Developing Thesis Statements

Developing Thesis Statements-57
Now that you've learned about your topic through background research and developed your topic into a research question, you can formulate a solid thesis statement.The thesis statement can be looked at as the answer to your research question.If you were to write a paper around the next two statements, your writing would probably be quite dull because you would be restating facts that the general public already knows.

Your readers—especially your instructors—want to read writing that engages them.

Consequently, you must write thesis statements that are arguable, not factual.

A thesis statement is a sentence that states the topic and purpose of your paper.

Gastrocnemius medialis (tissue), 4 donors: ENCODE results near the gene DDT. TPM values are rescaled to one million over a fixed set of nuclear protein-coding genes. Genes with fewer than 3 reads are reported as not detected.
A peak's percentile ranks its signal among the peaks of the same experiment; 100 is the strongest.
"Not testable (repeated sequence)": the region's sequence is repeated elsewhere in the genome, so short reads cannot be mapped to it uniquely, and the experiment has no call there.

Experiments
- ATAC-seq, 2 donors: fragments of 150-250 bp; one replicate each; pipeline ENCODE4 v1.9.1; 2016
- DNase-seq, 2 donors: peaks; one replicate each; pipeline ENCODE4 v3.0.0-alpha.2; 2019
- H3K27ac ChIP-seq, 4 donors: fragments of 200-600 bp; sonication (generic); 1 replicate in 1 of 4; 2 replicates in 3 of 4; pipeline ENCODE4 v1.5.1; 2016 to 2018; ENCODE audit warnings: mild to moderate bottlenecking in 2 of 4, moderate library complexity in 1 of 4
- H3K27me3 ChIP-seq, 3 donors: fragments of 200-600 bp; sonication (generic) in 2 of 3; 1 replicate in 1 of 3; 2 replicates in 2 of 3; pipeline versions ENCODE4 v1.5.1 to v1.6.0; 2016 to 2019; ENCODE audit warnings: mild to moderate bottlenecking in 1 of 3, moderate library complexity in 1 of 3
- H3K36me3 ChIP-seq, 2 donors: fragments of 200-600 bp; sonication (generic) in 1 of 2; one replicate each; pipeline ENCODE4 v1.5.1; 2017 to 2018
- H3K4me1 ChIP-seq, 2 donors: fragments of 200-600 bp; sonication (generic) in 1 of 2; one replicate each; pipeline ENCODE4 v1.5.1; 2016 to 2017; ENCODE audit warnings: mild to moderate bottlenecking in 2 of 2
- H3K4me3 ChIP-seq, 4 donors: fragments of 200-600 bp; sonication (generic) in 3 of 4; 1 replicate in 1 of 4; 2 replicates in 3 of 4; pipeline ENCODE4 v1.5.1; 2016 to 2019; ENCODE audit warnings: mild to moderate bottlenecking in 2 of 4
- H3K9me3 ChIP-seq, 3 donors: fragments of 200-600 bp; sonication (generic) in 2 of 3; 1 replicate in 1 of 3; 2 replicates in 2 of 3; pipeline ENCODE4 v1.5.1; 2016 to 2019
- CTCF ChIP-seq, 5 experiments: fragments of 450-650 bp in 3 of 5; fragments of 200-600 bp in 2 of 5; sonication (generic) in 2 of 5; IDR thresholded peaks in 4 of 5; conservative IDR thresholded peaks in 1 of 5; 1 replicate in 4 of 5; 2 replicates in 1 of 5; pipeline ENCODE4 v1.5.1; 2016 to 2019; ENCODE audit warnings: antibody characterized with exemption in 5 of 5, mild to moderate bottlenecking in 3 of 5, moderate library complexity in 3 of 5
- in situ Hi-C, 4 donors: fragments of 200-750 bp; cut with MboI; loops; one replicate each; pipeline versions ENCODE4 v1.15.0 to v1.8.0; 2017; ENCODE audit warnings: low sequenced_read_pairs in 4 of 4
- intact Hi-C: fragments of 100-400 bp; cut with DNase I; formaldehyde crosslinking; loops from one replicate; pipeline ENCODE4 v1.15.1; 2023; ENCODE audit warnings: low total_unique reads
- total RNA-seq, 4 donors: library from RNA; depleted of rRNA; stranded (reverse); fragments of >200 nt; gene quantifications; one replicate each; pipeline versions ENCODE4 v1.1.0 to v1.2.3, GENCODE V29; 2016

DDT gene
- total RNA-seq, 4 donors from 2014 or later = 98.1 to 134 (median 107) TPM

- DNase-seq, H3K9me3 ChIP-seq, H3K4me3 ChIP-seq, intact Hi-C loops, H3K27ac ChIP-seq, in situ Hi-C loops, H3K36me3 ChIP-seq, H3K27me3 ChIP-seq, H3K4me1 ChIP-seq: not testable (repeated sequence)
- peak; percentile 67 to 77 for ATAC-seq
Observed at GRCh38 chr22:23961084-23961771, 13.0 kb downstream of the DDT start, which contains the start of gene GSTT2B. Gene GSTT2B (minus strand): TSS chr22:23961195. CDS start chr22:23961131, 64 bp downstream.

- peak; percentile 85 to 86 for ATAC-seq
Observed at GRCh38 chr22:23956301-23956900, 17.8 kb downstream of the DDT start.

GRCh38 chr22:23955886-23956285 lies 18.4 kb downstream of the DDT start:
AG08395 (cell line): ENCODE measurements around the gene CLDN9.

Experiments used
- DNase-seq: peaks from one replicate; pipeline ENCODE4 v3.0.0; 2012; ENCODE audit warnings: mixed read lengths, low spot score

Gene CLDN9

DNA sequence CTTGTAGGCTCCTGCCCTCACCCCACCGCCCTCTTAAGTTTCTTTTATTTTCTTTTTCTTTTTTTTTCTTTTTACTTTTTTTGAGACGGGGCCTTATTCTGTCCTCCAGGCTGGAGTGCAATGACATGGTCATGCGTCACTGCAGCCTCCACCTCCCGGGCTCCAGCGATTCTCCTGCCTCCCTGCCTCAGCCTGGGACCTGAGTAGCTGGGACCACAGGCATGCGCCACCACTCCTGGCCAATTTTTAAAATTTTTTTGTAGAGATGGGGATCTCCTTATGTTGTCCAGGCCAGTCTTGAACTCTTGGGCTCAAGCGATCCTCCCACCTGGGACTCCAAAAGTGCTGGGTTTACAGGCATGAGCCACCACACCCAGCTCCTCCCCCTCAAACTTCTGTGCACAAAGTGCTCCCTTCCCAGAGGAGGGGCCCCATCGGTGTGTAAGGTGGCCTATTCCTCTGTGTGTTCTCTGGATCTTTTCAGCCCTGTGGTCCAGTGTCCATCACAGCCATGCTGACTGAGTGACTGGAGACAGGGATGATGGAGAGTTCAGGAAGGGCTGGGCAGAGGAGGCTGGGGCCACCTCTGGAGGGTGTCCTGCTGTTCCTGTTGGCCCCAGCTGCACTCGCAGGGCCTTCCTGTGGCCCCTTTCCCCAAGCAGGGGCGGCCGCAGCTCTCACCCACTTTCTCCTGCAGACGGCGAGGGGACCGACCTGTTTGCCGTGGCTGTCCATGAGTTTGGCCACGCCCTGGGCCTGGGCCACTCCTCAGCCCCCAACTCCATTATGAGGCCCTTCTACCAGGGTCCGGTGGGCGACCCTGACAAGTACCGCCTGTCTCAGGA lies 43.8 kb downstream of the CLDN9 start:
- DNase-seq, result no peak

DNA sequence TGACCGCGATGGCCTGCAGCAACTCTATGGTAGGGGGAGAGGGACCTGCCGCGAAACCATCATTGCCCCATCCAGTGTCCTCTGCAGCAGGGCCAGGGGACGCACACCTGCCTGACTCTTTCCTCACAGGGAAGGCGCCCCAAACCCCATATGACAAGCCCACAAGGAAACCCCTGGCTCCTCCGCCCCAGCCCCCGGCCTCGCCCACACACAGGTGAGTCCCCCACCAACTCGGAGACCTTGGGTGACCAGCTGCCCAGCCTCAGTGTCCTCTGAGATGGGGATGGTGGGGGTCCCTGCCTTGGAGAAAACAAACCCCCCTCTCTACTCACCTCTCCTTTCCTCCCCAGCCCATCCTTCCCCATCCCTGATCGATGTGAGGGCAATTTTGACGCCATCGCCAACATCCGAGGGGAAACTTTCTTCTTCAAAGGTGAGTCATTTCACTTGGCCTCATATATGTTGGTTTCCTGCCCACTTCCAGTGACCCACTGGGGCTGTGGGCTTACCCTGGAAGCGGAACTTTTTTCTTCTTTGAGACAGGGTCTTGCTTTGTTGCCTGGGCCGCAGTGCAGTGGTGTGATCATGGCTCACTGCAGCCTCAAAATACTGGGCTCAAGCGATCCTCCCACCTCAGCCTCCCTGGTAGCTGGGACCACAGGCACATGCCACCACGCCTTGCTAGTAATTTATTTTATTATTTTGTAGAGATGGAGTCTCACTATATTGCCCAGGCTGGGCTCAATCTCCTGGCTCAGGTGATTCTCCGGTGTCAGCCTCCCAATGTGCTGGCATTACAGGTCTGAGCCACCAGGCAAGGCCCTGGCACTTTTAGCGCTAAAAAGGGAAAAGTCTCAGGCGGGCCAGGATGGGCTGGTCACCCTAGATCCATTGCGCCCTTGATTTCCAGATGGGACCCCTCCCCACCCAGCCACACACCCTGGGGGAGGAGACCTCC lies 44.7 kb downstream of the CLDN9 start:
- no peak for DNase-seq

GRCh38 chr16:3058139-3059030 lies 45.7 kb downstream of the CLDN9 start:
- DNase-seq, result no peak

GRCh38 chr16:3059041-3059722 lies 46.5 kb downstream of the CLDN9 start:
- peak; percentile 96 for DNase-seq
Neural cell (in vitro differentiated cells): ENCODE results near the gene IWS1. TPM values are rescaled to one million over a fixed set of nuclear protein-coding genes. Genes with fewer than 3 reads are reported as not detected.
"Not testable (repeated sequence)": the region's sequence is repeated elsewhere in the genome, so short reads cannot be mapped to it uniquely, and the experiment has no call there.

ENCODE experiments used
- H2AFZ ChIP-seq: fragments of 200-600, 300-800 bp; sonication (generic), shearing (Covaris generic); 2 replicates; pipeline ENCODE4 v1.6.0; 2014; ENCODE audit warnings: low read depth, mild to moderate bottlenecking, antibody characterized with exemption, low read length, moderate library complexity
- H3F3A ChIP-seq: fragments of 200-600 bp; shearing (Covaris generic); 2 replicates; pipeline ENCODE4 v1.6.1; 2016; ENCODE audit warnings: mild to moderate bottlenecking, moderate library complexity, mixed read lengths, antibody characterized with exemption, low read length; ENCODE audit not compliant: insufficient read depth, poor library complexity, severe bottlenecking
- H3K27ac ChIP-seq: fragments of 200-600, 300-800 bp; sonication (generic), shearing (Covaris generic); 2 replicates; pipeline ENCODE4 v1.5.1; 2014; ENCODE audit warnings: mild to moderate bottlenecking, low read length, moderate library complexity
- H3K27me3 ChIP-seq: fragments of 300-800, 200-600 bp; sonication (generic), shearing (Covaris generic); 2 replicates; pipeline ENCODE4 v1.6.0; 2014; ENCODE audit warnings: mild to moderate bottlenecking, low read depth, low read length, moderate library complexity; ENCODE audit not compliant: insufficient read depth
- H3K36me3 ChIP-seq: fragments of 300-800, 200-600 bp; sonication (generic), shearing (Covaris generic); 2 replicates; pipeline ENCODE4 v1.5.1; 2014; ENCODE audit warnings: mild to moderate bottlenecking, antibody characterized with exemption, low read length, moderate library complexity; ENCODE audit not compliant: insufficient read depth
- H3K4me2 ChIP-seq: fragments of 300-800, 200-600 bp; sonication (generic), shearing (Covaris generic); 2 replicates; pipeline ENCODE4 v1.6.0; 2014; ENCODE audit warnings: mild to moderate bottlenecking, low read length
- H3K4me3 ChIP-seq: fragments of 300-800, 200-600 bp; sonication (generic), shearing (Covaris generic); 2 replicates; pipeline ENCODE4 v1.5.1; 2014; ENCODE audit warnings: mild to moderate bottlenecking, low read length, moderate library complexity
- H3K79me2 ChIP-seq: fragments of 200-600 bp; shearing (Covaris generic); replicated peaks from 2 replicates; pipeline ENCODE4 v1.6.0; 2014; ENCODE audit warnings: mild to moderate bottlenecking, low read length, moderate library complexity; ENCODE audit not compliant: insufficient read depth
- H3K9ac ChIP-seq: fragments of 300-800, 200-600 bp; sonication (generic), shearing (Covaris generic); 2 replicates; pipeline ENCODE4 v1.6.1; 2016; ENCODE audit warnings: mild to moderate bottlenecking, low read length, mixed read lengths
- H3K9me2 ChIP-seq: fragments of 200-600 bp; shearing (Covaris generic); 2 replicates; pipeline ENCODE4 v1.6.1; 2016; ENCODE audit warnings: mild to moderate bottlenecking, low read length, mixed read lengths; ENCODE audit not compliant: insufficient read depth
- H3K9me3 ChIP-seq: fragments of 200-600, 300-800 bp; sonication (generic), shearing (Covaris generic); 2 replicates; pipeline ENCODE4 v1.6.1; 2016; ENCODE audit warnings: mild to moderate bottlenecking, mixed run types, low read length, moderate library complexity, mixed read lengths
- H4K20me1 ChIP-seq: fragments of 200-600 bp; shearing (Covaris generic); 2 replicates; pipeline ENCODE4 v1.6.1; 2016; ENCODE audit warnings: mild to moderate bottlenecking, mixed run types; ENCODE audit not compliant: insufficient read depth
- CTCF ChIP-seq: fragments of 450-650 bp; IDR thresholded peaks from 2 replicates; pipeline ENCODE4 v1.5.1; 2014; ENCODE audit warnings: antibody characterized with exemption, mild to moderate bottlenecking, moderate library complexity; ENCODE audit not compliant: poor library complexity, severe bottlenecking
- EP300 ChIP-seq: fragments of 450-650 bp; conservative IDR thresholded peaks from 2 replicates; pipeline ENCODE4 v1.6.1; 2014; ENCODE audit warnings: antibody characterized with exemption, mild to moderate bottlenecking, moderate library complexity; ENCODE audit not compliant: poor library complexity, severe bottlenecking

A good thesis statement will direct the structure of your essay and will allow your reader to understand the ideas you will discuss within your paper.

Your thesis should be stated somewhere in the opening paragraphs of your paper, most often as the last sentence of the introduction.

Ideas For An Argument Essay - Developing Thesis Statements

Often, a thesis will be one sentence, but for complex subjects, you may find it more effective to break the thesis statement into two sentences.

In particular, they are looking at the increased use of pesticides, insecticides, and genetically modified wheat as culprits.

Some of these theories are more likely to be valid than others.

For example: There are many different ways to structure a thesis statement, however, the following are some basic tools and diagrams to help in developing your framework for your thesis. Once a relationship is determined, it can become the position of your thesis, because you are arguing that this relationship exists on the basis of x, y and z. What supports your position and proves your argument?

In general, a thesis statement has three basic components, and can be visualized like this: The following questions can be used to develop each component: What are you talking about?


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